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Andy Cohen Gets Emotional About the Orlando Shooting: "I Could Have Been There"
“It's a scary, scary reminder that there are really awful people in the world,” the #WWHL host said.
As the nation continues to cope in the aftermath of a shooting at an Orlando nightclub that killed at least 49 people and injured 53 others early Sunday morning, the tragedy hit especially close to home for Andy Cohen, who is openly gay. "This has touched me probably more than anything, just because I think I could have been there," he told ET's Brad Bessey in the Bravo Clubhouse on Monday. "When I look at the pictures of the victims, I see their faces and I see people that I know and that I relate to."
Andy said it's especially difficult for him to fathom knowing that many in the LGBT community feel the most comfortable in gay nightclubs like Pulse. "You go to a gay bar, and for some people it's the only safe place that they have, so the idea that these people who were there to be just with people that they love, to be safe, and have fun were killed being who they are just kills me," he said. "It's a scary, scary reminder that there are really awful people in the world."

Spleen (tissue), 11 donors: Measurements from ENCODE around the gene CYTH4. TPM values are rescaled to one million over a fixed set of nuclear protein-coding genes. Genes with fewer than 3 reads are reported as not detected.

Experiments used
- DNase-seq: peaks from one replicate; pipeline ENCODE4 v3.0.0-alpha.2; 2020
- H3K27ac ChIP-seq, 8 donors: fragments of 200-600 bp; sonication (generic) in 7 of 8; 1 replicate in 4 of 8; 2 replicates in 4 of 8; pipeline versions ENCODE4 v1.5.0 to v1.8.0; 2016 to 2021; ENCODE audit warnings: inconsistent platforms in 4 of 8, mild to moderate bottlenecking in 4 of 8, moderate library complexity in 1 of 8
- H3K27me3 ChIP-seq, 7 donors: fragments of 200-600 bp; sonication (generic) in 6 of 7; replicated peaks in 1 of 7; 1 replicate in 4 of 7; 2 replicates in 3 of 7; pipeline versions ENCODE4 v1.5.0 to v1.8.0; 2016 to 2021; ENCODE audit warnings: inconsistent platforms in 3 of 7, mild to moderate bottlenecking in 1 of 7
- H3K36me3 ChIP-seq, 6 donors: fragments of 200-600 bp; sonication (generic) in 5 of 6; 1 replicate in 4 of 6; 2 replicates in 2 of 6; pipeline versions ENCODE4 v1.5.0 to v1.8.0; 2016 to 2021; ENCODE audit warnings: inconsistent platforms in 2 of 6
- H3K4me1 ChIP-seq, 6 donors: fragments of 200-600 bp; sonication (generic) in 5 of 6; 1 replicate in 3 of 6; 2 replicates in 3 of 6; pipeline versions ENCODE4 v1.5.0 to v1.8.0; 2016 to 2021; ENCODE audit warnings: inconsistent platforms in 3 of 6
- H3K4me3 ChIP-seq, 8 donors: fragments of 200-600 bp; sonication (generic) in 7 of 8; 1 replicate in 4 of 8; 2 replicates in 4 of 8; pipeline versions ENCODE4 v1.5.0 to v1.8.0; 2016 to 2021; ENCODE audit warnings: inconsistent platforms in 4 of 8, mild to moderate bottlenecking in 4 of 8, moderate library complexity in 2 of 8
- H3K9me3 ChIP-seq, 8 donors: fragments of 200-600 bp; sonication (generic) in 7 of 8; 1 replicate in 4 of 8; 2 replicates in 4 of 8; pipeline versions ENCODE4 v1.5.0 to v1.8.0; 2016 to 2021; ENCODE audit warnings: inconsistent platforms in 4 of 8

The Watch What Happens Live host said the Orlando shooting has inspired him to speak out against gun violence. "Nobody needs an assault rifle except the people who are actually protecting us," he explained. "It made me feel like I'm gonna do what I can as a citizen to get rid of assault weapons. I think we all have a responsibility to raise our voices."
Andy did just that when he attended a vigil held outside of New York's legendary Stonewall Inn Monday night and read aloud several of the victims' names. "I'm a gay American, and I'm a gay New Yorker. And there was a vigil in my neighborhood that I went to as a citizen," he told ET. "I didn't expect to take part in it. I just wanted to pay tribute to those people."
He also delivered a heartfelt message to viewers just hours after the tragedy during Sunday's WWHL (clip above). Although it was difficult for the emcee to do, he said he felt like it was his duty to provide a bit of levity during that dark time. “I've never wanted to go on TV less than I did last night,” he revealed. “But nobody's watching my show to hear about the news, they're watching my show to smile and so at the end of the day, that's kind of my vow to people who watch the show — I'm gonna make you smile no matter what happened that's horrible in the day.”